Banks in Britain: the British plant collections of Joseph Banks | Botanical Collections

The private herbarium of the eminent eighteenth-century naturalist and explorer Sir Joseph Banks became one of the founding collections of the Natural History Museum’s herbarium following his death 200 years ago this year, in 1820.

The legacy of Banks’s voyages overseas – and particularly the Endeavour voyage with James Cook – has been well documented. This post, by Fred Rumsey, looks at the British specimens Banks collected, or was gifted, and considers the significance of those collections today.

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Banks abroad: the botany of the voyages of Joseph Banks | Botany collections

In a recent blog post we looked at the contribution of the eminent eighteenth-century naturalist and explorer Sir Joseph Banks to the herbarium at the Natural History Museum. Banks died in 1820 – 200 years ago this year – at the age of 77. His private herbarium subsequently became one of the founding collections of the Natural History Museum’s General Herbarium of over 5 million specimens.

As a young man, Joseph Banks was a traveller. For seven years, from the age of 23, his travels took him across the globe, to all continents except Antarctica, and they established his reputation as a leading natural historian of the day. Collecting specimens was at the very core of what he was doing during those voyages undertaken during the late 1760s and early 1770s. Botanical specimens that he collected are today in the herbarium at the Natural History Museum .

In this post, we look at Banks’s botanizing during the voyages he made overseas – to Newfoundland and Labrador in 1766, on James Cook’s first Circumnavigation from 1768–71 and to Iceland in 1772 – and we consider the scientific significance today of the collections that he made.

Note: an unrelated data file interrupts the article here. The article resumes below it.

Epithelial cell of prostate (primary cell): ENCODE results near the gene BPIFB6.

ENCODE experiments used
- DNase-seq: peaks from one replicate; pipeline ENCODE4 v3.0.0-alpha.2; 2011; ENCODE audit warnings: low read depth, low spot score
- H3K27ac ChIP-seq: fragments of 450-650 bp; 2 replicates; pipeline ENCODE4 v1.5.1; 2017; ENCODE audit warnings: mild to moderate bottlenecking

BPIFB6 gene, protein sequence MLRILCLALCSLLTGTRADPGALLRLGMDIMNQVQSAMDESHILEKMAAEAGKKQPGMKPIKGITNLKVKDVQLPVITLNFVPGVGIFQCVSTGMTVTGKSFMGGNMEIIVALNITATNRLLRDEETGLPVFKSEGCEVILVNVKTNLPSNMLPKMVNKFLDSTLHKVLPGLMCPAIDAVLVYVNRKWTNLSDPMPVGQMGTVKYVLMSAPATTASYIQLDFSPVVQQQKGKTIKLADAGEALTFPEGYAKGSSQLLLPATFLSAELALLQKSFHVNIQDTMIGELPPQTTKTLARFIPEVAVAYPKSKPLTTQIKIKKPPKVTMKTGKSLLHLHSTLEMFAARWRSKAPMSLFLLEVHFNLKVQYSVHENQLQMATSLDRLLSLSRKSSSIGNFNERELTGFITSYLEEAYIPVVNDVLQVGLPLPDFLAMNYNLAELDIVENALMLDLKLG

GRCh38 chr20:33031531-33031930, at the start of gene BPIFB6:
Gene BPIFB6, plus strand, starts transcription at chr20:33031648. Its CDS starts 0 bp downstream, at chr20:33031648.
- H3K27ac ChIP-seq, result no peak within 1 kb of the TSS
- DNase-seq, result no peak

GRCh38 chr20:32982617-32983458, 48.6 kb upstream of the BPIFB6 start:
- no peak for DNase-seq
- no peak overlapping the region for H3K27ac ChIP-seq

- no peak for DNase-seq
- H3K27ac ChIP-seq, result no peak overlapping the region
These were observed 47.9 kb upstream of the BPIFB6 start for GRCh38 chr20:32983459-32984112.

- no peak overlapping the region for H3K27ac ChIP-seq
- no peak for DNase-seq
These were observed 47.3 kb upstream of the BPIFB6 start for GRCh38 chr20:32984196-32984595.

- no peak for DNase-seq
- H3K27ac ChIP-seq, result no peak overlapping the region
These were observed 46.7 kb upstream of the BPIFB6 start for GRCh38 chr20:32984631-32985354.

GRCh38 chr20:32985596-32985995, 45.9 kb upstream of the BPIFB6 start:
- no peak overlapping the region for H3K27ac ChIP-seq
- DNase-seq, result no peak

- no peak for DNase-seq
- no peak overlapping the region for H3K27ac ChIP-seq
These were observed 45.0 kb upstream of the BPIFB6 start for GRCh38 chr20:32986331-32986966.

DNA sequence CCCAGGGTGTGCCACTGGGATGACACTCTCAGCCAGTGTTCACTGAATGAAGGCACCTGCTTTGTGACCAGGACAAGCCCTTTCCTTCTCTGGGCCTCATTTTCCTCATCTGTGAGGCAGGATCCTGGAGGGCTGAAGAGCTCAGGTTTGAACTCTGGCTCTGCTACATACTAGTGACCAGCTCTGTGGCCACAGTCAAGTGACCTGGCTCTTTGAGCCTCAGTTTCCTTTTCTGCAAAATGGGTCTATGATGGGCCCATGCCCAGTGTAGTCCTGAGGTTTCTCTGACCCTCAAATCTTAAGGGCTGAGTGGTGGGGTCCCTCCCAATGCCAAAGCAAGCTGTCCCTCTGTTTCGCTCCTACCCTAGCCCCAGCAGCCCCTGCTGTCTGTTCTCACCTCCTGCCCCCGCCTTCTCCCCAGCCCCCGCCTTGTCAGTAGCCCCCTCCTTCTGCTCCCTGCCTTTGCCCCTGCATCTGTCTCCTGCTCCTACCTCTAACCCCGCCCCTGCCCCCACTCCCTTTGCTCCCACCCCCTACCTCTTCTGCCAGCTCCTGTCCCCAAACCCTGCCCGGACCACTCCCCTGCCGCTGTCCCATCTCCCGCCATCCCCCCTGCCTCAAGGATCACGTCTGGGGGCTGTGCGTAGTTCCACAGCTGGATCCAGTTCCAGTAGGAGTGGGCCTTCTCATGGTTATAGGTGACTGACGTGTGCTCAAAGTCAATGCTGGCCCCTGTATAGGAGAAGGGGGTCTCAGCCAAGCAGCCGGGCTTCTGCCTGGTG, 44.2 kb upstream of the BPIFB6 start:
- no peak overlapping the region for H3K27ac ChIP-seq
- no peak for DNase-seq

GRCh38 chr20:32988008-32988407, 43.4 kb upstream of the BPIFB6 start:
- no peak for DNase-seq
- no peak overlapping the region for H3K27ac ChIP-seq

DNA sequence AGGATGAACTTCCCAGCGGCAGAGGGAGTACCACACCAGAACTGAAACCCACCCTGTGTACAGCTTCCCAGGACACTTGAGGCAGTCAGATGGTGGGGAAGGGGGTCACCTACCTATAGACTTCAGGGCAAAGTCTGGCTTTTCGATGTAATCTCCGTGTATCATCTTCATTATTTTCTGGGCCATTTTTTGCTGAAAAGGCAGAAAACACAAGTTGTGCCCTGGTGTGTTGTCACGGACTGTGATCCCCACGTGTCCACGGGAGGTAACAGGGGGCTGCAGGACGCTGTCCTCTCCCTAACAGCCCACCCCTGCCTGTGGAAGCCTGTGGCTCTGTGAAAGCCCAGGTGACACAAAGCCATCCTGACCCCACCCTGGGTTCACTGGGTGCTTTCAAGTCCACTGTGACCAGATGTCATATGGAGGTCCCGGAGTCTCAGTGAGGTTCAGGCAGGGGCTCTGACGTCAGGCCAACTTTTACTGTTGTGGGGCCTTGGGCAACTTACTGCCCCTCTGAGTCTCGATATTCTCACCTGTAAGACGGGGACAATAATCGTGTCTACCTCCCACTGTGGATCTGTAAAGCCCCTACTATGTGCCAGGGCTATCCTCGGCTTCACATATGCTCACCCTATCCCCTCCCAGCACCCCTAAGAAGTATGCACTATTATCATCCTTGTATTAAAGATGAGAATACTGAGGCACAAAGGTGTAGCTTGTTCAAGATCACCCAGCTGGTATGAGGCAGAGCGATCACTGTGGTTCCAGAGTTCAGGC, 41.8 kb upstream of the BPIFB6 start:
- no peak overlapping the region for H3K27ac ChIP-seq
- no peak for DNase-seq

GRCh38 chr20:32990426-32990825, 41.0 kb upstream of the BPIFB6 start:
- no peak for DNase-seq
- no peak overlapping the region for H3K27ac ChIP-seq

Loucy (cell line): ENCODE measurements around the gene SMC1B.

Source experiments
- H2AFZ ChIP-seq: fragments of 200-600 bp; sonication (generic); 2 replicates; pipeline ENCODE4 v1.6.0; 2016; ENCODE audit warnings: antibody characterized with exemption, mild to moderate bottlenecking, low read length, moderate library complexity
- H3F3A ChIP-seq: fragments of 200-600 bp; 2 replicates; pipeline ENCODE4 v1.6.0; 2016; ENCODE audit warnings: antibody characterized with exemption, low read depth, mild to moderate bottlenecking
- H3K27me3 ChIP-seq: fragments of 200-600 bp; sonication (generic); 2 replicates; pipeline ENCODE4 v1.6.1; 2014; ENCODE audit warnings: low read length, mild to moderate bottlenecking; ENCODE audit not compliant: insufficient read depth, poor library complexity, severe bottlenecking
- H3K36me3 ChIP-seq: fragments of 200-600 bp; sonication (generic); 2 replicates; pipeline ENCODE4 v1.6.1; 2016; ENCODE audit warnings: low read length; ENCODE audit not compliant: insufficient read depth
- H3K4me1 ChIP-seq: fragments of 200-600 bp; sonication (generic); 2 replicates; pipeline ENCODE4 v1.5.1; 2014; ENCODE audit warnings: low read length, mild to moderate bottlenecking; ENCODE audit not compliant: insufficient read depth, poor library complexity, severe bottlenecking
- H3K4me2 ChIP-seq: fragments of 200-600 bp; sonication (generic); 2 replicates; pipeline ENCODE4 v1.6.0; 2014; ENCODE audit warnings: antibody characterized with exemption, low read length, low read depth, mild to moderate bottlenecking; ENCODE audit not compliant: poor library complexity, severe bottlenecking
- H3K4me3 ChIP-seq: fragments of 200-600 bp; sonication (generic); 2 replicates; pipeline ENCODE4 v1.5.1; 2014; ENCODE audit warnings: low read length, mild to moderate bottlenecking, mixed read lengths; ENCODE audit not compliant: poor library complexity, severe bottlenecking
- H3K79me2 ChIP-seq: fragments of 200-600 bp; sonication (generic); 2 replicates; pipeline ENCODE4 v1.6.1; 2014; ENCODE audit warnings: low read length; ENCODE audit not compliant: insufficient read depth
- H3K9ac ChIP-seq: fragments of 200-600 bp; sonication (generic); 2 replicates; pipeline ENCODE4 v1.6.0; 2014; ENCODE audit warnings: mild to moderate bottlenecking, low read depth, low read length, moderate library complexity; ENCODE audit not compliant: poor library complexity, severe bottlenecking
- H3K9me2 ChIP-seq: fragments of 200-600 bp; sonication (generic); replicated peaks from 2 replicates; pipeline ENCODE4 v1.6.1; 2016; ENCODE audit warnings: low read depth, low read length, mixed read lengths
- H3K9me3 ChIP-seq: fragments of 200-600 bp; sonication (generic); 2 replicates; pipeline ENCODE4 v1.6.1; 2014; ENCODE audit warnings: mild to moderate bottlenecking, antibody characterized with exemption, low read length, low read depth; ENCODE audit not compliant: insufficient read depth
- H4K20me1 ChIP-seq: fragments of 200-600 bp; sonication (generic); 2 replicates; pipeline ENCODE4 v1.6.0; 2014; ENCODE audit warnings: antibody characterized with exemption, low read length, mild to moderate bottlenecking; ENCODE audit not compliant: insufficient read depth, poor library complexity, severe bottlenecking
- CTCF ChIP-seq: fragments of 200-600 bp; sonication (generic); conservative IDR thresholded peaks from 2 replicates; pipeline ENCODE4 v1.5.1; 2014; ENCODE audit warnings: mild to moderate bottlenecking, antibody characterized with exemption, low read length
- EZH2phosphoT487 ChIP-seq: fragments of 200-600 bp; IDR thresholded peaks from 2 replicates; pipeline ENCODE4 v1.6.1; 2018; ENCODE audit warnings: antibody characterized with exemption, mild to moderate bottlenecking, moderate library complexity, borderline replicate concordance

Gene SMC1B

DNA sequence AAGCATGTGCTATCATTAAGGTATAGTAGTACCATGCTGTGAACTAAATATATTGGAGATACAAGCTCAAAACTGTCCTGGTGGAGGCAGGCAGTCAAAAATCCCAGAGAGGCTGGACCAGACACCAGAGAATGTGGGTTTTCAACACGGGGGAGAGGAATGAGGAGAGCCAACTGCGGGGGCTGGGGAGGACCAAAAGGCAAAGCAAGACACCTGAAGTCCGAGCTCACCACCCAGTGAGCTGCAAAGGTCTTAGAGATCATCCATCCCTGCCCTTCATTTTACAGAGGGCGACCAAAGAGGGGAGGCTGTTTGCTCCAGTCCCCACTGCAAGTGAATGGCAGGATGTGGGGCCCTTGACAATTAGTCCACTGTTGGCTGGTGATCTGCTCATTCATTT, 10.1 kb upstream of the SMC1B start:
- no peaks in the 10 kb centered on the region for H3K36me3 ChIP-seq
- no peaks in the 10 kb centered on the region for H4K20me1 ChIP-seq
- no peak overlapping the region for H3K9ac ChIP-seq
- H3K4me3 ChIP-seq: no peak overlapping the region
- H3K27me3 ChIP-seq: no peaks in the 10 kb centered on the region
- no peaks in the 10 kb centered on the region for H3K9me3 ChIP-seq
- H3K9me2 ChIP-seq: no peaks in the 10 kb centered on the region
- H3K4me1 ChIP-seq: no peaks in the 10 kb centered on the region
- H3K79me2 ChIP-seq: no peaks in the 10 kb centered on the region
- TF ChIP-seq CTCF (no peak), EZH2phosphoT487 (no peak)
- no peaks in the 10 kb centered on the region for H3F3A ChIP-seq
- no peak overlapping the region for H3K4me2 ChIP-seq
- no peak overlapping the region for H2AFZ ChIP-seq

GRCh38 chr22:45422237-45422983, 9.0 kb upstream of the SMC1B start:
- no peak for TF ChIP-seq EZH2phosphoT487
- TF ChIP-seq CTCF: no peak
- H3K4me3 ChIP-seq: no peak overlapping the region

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Joseph Banks, the Banksian Herbarium and the Natural History Museum | Botany Collections

Sir Joseph Banks was an eminent eighteenth-century naturalist and explorer. His travels and scientific patronage enabled him to amass specimens from around the globe.

An avid botanist, his private herbarium was one of the founding collections of the Museum’s herbarium.

In a series of posts, the Museum’s botanical staff reflect on Banks’s herbarium, his approach to collecting, and the uses of his collection – both in his time and today. Continue reading “Joseph Banks, the Banksian Herbarium and the Natural History Museum | Botany Collections”

Over half a decade of digitisation  | Digital Collections Programme

Award winning digitisation

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The Natural History Museum Digital Collections Programme has just received a lovely Christmas present! Following our November win as best Not for Profit project of the year in the UK IT Industry Awards, we’ve just been notified that we are also winners in the Culture and Tourism Category of the World Summit Awards. Continue reading “Over half a decade of digitisation  | Digital Collections Programme”

Illustrating our Collections | Digital Collections Programme

Seven illustration and reportage graduates and two tutors from the University of the West of England (UWE) recently visited the Digital Collection Programme. We took them behind the scenes showing them our innovative technology and the entomology and botany collection in order to inspire their love of nature. In return, the artists renewed our creativity and enabled us to see our work with fresh eyes.

 ‘Witnessing the digitisation process was fascinating and knowing about the digital archive means I have a vast and rich resource to access’ Jay Simpson, UWE graduate

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4 million digital specimens and counting | Digital Collections Programme

This image of Carl Linnaeus has been created from Museum specimens rather than pixels.